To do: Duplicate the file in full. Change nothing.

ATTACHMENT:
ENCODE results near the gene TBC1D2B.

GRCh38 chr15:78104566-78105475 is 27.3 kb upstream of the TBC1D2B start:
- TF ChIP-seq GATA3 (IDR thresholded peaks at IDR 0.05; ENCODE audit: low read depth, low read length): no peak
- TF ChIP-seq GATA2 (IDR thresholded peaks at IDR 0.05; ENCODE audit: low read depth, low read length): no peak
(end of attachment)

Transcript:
ENCODE results near the gene TBC1D2B.

GRCh38 chr15:78104566-78105475 is 27.3 kb upstream of the TBC1D2B start:
- TF ChIP-seq GATA3 (IDR thresholded peaks at IDR 0.05; ENCODE audit: low read depth, low read length): no peak
- TF ChIP-seq GATA2 (IDR thresholded peaks at IDR 0.05; ENCODE audit: low read depth, low read length): no peak